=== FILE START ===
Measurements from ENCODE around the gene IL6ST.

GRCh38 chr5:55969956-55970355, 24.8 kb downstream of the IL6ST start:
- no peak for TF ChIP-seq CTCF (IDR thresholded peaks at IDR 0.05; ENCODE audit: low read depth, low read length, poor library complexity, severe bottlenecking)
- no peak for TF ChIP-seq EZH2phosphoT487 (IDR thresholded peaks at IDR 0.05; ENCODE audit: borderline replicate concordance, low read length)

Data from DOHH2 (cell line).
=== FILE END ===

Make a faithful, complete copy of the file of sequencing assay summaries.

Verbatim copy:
Measurements from ENCODE around the gene IL6ST.

GRCh38 chr5:55969956-55970355, 24.8 kb downstream of the IL6ST start:
- no peak for TF ChIP-seq CTCF (IDR thresholded peaks at IDR 0.05; ENCODE audit: low read depth, low read length, poor library complexity, severe bottlenecking)
- no peak for TF ChIP-seq EZH2phosphoT487 (IDR thresholded peaks at IDR 0.05; ENCODE audit: borderline replicate concordance, low read length)

Data from DOHH2 (cell line).